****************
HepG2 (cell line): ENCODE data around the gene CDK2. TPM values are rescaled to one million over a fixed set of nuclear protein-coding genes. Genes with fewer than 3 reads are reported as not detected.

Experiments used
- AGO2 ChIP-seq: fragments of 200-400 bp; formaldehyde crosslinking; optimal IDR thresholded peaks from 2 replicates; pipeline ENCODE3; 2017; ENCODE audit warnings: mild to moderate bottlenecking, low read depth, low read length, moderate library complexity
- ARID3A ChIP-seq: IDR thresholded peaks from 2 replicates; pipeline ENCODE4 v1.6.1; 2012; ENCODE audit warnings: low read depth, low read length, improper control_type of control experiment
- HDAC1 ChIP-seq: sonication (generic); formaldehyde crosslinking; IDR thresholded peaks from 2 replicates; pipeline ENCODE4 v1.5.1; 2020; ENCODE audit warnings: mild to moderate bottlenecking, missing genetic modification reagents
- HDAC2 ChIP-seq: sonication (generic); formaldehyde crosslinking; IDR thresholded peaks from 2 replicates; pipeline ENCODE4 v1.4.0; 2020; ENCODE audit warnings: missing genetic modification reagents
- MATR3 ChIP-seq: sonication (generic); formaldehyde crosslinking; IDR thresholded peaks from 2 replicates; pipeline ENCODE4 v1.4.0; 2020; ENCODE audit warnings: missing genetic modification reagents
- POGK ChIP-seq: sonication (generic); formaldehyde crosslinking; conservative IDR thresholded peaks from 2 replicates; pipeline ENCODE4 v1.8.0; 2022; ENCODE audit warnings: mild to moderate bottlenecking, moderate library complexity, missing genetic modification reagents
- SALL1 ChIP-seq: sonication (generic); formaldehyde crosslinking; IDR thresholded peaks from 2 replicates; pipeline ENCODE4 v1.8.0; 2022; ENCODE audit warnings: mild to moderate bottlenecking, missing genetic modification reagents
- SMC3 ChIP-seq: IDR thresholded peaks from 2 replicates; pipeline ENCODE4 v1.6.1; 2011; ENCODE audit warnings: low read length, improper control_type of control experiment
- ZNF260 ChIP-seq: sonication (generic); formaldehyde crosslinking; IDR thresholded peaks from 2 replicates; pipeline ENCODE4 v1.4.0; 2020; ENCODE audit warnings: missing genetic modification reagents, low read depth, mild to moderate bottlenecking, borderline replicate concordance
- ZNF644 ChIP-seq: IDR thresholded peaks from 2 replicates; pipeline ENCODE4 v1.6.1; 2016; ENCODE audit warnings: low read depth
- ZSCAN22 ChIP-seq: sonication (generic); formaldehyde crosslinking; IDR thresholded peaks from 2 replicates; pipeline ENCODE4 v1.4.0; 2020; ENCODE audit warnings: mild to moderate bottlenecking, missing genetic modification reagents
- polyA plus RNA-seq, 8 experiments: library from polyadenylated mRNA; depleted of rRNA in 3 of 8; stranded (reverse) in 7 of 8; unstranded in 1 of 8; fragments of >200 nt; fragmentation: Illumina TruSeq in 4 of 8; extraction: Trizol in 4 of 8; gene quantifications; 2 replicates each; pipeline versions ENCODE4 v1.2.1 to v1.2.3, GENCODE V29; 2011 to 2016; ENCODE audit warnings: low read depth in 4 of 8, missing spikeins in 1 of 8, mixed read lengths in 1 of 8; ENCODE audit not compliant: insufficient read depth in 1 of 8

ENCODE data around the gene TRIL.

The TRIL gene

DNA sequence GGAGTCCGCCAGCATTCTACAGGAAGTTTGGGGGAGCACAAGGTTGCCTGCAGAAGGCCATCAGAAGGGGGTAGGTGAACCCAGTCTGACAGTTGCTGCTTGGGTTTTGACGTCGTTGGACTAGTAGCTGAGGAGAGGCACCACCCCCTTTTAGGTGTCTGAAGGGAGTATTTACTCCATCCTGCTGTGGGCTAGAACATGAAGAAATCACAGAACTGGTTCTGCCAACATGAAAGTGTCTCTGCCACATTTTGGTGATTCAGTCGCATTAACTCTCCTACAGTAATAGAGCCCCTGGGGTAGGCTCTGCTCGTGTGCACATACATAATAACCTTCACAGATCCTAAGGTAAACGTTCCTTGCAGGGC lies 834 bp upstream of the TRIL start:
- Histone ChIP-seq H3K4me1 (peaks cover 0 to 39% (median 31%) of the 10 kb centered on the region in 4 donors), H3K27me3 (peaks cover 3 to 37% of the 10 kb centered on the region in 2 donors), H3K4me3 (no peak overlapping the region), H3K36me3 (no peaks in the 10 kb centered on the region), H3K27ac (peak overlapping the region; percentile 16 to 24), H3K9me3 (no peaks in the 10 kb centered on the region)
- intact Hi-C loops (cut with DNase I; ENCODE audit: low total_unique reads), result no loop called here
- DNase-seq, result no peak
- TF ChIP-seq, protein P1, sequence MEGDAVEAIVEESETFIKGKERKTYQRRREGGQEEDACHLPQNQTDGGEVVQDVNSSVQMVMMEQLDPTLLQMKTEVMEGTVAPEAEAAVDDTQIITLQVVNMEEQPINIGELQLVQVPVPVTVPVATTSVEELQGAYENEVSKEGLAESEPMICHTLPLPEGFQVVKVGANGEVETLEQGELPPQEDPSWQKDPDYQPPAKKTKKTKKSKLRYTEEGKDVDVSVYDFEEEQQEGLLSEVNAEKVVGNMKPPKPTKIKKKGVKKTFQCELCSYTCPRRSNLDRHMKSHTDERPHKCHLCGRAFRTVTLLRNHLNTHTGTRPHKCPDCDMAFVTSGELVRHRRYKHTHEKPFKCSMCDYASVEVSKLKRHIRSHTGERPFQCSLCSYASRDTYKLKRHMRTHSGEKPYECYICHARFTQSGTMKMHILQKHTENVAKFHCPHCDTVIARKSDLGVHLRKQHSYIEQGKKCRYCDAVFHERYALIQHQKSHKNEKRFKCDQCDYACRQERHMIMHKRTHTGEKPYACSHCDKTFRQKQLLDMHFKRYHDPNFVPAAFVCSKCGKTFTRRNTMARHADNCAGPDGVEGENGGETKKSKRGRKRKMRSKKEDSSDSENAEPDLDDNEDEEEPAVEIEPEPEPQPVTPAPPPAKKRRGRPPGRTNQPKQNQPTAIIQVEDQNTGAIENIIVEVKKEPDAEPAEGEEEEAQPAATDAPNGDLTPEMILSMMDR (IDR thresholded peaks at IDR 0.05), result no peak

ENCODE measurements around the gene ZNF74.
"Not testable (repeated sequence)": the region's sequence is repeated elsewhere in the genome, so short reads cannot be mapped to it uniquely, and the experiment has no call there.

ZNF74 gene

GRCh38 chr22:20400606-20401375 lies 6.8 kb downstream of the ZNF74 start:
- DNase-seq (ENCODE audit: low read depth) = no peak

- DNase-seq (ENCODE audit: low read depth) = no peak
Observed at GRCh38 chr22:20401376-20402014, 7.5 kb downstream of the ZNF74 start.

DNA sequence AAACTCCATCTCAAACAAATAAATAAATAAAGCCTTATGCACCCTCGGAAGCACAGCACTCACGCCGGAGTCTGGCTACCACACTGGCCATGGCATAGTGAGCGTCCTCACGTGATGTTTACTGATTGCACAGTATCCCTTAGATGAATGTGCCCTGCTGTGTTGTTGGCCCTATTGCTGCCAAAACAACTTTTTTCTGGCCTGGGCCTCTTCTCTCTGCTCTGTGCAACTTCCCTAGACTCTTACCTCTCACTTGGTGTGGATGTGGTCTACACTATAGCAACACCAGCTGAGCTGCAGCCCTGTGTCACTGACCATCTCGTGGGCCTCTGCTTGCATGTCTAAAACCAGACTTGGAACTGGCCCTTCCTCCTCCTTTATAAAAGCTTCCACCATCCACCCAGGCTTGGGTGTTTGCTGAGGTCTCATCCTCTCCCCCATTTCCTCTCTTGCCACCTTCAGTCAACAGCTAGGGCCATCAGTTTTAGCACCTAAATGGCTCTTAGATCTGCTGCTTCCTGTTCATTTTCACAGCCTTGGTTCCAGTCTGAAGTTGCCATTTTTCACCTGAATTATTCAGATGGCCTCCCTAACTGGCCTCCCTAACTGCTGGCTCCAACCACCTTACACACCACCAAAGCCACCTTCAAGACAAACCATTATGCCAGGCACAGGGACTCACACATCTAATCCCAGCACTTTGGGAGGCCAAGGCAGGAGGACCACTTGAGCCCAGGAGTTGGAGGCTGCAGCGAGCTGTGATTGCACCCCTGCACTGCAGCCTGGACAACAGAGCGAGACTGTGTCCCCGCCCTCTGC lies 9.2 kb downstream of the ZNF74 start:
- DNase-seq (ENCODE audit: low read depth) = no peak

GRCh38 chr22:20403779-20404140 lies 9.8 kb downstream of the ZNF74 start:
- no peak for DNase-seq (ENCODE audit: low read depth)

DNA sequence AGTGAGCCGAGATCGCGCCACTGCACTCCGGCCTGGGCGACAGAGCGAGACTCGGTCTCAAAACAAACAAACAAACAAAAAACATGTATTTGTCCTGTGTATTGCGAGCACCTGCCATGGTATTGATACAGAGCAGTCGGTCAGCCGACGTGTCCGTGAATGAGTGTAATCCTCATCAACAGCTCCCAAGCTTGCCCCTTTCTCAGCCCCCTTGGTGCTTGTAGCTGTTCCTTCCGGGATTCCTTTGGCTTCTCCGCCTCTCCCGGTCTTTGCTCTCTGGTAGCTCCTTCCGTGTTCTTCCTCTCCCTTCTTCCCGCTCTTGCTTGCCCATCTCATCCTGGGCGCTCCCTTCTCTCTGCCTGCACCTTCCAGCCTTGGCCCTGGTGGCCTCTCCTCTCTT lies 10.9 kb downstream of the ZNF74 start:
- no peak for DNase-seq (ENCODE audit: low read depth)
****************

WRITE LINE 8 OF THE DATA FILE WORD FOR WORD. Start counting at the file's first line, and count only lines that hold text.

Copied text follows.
- POGK ChIP-seq: sonication (generic); formaldehyde crosslinking; conservative IDR thresholded peaks from 2 replicates; pipeline ENCODE4 v1.8.0; 2022; ENCODE audit warnings: mild to moderate bottlenecking, moderate library complexity, missing genetic modification reagents